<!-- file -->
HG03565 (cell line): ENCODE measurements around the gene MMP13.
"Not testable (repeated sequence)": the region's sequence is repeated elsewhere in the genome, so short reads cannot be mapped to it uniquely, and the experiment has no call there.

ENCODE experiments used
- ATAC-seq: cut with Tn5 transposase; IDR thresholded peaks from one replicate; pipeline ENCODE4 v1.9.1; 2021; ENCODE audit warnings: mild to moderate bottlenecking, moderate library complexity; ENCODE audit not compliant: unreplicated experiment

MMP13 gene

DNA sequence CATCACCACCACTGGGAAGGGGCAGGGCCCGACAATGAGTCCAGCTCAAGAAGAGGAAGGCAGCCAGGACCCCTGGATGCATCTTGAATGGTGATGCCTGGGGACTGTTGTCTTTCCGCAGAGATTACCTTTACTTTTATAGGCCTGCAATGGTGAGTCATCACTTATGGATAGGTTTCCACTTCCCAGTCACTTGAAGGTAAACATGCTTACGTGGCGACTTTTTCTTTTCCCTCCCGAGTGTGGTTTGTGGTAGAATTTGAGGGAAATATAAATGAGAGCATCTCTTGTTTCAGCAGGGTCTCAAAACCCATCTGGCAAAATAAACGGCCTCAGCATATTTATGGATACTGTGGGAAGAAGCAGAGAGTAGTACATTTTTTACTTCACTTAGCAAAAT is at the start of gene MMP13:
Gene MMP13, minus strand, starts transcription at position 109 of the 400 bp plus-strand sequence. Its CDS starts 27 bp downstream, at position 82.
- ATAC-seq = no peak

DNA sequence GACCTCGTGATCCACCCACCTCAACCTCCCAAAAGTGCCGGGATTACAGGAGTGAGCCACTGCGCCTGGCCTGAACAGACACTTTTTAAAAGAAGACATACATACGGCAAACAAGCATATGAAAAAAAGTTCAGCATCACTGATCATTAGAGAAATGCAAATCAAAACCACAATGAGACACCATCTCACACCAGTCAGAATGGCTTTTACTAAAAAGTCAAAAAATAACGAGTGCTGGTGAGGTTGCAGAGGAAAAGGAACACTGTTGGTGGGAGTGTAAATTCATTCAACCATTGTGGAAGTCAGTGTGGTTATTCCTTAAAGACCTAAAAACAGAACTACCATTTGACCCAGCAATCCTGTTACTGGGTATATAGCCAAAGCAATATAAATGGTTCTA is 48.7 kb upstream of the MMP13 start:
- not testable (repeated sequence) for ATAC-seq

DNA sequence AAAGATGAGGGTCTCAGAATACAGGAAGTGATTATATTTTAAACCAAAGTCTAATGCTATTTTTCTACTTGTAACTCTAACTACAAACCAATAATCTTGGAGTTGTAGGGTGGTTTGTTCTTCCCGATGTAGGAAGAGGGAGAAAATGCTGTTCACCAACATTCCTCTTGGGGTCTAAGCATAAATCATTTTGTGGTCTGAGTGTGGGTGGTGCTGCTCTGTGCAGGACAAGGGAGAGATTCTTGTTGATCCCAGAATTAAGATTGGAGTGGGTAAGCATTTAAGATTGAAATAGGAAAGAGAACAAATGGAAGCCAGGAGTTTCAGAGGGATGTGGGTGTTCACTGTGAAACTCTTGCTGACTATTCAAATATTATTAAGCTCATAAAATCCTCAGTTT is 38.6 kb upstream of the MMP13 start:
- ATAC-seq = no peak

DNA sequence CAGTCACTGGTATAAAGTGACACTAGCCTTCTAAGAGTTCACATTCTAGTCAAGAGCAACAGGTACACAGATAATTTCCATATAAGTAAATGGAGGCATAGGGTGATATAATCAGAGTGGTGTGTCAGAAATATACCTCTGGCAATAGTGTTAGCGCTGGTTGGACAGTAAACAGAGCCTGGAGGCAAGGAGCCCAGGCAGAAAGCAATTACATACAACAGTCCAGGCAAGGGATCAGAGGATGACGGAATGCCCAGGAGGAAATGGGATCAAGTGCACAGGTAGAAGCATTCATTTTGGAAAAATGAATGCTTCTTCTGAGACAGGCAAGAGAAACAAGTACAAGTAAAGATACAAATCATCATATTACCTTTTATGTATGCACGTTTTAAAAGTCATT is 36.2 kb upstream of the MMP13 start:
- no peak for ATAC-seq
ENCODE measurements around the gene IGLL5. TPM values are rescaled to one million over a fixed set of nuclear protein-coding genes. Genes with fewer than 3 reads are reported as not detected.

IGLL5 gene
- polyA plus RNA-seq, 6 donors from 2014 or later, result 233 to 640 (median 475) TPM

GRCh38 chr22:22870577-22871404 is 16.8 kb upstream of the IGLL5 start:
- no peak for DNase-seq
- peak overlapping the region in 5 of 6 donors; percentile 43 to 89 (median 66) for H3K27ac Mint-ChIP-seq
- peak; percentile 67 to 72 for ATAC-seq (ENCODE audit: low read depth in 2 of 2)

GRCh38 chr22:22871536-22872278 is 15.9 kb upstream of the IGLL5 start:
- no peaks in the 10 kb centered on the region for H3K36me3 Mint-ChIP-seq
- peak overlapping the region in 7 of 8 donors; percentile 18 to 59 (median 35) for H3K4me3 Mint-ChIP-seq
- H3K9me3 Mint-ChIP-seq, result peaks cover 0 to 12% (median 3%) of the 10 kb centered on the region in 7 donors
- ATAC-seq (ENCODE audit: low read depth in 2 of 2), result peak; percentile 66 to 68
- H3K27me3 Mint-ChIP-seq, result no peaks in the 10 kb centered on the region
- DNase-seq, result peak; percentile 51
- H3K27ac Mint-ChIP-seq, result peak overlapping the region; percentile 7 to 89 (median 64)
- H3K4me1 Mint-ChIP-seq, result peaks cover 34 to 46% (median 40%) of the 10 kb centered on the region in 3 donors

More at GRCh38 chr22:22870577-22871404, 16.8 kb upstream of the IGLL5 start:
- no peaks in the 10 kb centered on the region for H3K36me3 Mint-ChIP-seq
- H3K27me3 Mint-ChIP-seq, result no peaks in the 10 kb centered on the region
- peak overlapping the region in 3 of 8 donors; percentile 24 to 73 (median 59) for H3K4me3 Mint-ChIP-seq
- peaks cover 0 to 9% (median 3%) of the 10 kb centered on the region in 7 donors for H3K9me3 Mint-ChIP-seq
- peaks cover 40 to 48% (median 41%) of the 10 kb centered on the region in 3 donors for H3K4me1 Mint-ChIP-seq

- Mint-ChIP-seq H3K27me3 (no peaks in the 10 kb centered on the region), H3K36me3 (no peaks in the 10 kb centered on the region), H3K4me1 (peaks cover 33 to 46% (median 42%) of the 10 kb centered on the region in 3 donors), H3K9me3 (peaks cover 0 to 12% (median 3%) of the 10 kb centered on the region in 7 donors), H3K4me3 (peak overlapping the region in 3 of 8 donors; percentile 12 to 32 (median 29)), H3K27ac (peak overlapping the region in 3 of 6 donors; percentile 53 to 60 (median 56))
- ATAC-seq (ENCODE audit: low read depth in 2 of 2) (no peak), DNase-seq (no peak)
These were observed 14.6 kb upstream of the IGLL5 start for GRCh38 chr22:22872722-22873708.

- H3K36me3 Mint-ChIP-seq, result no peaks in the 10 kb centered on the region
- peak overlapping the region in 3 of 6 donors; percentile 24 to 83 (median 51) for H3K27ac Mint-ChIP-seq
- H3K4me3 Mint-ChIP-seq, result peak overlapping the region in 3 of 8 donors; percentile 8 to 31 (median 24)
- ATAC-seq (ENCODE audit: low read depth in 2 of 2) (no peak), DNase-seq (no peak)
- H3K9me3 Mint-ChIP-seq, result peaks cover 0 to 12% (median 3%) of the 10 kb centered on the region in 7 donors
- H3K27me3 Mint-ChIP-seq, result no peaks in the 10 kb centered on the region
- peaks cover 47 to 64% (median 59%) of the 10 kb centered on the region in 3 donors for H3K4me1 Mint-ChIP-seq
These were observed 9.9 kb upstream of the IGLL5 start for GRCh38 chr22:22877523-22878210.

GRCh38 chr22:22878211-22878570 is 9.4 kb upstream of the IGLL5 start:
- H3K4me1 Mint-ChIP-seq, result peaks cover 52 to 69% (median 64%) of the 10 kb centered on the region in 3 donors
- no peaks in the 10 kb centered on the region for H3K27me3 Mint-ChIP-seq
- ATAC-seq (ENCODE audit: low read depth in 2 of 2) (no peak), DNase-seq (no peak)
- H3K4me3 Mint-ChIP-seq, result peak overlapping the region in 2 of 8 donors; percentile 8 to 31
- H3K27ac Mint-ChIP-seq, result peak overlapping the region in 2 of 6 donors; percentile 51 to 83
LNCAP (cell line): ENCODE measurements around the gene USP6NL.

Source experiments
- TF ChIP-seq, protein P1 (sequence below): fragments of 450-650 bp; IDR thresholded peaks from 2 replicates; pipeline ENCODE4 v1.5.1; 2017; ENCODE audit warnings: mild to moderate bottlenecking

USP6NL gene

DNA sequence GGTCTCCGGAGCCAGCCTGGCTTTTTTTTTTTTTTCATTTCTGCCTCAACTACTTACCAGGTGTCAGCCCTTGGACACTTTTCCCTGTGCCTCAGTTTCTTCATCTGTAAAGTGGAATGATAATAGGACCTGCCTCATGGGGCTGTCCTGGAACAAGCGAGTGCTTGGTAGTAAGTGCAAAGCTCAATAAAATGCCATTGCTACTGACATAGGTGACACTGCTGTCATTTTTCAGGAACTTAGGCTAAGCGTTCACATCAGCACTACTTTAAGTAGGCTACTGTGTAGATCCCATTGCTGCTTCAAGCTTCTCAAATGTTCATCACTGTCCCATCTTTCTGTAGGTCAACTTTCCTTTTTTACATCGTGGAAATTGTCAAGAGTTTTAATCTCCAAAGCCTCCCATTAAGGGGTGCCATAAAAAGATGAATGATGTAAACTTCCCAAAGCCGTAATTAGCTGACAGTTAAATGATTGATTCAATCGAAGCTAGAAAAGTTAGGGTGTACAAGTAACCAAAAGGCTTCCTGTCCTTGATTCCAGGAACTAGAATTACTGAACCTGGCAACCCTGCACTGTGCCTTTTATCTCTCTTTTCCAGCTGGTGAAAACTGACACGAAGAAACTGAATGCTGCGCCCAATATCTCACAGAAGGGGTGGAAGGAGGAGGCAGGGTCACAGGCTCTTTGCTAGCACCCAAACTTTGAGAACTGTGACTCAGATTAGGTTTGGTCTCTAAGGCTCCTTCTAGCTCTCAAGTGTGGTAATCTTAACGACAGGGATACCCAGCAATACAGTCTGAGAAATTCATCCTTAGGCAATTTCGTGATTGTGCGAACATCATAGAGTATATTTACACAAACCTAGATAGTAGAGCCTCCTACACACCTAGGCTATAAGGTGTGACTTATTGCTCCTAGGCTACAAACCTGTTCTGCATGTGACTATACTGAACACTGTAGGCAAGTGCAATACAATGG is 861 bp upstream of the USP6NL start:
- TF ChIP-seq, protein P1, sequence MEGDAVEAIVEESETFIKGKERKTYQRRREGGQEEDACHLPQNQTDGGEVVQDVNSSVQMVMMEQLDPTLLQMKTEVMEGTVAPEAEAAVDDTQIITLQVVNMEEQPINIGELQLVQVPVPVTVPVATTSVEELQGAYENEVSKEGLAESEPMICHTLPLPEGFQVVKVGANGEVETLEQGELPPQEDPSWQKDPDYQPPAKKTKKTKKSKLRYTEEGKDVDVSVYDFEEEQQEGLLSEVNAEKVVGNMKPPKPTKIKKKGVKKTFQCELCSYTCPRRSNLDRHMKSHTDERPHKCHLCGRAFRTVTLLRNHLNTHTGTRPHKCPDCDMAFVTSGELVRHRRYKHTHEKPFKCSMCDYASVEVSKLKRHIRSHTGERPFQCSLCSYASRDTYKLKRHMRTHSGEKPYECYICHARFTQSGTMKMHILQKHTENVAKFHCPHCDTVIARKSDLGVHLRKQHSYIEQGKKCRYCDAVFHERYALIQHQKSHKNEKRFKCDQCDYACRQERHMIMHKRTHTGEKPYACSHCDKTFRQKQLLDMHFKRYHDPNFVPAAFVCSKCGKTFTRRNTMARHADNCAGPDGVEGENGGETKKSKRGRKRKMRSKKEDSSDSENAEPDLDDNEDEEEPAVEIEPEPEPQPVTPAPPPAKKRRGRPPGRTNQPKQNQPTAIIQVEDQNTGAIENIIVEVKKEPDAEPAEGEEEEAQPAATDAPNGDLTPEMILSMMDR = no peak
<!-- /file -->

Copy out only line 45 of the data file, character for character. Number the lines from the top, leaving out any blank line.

- H3K27me3 Mint-ChIP-seq, result no peaks in the 10 kb centered on the region